We’ve talked a lot recently about TikTok Trends and social media trends that relate to the aesthetic industry. While social media can have great effects for your business and the industry, it can also cause issues when it comes to DIY tools and treatments and can influence consumers to seek treatments that might not be right for them. For example, we recently discussed the dangers of at home microneedling devices. We thought we would dive into more of these treatments that are going viral on social media and debunk some of the myths you might hear about them.
- Hyaluron Pen – these pen shaped devices are being marketed as needle-free lip-injections that push hyaluronic acid into the skin by means of “jet-injection.” Although the pens are marketed as “noninvasive,” this does not mean they are safe to use at home or safe for non-medical professionals to use.
Because the hyaluronic acid is delivered by pressurized air, it is extremely hard to control how much of the drug is administered and where. Licensed medical professionals spend years training and practicing the art of injecting for the ability to determine how much product and where to place it for the best results for the patient. And because there are no needles involved, it is very likely that the drug does not even penetrate beyond the top layer of skin. Therefore, it’s effects are likely to be transient, and even cause further issues. As with any at home treatment, the risk for infection and other side effects are very high. The FDA has issued warnings around the use of Hyaluron Pens and their use as they are not regulated or approved.
- Semipermanent BB Cream (“BB Glo”) – a major trend in the last few years has been permanent eyeliner or lip color, microblading the eyebrows, etc. Treatments that mimic makeup. The BB Glo procedure involves creating tiny wounds in the skin via microneedling, then sinking BB Cream into the skin. This is scary for a number of reasons. For one, the BB Cream that is typically used is from Russia or Korea, which might not always meet FDA standards in the United States or we may not know what exactly is in them. Second, you don’t need any qualifications or certifications, nor do you have to be a medical professional to administer this treatment. This is because the microneedling devices used only implant pigment at less than 0.5mm. But even this can be too deep, and cause permanent damage. Again, the risk of infection, complications, and damage is higher in these unregulated procedures.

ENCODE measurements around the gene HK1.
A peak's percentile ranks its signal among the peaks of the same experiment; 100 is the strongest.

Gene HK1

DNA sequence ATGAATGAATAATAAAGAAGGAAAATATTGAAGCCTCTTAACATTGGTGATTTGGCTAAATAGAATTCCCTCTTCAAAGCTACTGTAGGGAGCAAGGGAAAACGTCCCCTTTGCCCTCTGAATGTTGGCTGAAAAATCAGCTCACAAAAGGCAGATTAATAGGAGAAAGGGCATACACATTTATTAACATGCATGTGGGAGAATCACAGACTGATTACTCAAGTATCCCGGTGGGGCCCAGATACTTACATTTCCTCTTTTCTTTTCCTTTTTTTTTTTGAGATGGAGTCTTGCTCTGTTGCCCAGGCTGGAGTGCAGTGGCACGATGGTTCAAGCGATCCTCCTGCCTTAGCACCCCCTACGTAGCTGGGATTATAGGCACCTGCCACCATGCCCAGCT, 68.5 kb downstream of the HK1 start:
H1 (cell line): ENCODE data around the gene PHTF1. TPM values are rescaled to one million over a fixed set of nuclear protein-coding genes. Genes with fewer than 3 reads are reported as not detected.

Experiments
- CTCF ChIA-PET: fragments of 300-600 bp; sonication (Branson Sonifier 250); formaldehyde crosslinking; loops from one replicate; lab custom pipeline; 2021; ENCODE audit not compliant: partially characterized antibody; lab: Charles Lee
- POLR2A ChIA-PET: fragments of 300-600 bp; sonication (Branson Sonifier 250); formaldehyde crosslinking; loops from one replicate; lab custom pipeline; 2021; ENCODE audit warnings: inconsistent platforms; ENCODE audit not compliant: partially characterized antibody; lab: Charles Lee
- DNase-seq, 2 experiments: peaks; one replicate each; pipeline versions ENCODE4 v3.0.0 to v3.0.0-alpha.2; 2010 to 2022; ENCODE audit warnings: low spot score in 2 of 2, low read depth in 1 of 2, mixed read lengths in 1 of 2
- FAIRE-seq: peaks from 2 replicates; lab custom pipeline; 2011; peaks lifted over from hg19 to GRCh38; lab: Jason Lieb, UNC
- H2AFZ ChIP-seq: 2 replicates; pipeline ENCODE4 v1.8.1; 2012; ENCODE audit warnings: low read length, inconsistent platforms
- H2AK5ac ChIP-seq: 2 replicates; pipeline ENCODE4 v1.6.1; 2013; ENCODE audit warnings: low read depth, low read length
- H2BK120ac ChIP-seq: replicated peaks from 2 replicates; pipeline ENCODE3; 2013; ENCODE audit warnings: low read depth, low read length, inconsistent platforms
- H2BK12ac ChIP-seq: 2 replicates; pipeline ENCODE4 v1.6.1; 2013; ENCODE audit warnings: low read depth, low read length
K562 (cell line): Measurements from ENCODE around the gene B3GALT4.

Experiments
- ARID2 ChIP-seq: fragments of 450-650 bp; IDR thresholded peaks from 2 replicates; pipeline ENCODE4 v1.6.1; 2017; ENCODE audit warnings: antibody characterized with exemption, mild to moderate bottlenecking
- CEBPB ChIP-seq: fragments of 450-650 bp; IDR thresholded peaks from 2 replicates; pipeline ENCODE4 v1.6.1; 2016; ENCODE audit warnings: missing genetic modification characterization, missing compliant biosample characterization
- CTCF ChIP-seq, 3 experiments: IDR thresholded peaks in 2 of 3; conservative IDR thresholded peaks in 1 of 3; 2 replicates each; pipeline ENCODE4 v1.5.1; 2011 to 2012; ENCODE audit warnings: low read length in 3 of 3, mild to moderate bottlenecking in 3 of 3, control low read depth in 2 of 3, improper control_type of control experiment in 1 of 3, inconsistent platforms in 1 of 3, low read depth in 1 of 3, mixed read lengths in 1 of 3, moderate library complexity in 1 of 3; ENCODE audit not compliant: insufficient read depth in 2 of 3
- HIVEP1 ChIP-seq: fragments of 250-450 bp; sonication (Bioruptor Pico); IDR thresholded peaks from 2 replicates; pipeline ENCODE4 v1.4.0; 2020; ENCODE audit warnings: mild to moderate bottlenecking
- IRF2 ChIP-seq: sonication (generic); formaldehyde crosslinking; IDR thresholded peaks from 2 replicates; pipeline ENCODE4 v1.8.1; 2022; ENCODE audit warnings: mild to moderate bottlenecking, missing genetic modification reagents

- Plasma Fibroblast Skin-Tightening Therapy – This one is a bit more complicated. There is one FDA approved pen available on the market, the Subnovii by Cartessa, which only received approval a few weeks ago. Resurfacing technology has come a long way in the past several years, and is now available in a small, handheld pen, which makes consumers think it is easy and low risk. But it is far from it. Plasma Fibroblast essentially creates controlled burning just above the skin surface, causing the skin to contract. Because in essence, you are burning the skin, this procedure should ONLY be administered by licensed medical professionals with high levels of experience. It can cause a lot of damage in the wrong hands, but when used correctly, can make major improvements. It is also important to evaluate patients to see if this is even a viable treatment for them.
It’s important to discuss these treatments and trends for a number of reasons. It’s vital in the aesthetics industry to stay on top of all the current trends because your patients may come in asking about them, or worse, they could have tried one and it failed them or caused some sort of damage to their skin. And as always, knowing what your patients are seeing and hearing on the internet, could help you determine their motives and help you set realistic expectations. Finally, this always serves as a good educational point for your patients and future patients. Take the time to educate them on the dangers of devices and treatments such as these and how what you do sets you apart.
Another aspect we want to mention is that these treatments are not only becoming popular on TikTok and social media, but deal sites like Groupon are flooded with MedSpas and cosmetologists advertising these treatments. (If you want more info on our take on Groupon, check it out here!!) So educating your patients/future patients on the dangers of these deal sites and some (not all) MedSpas, is very critical.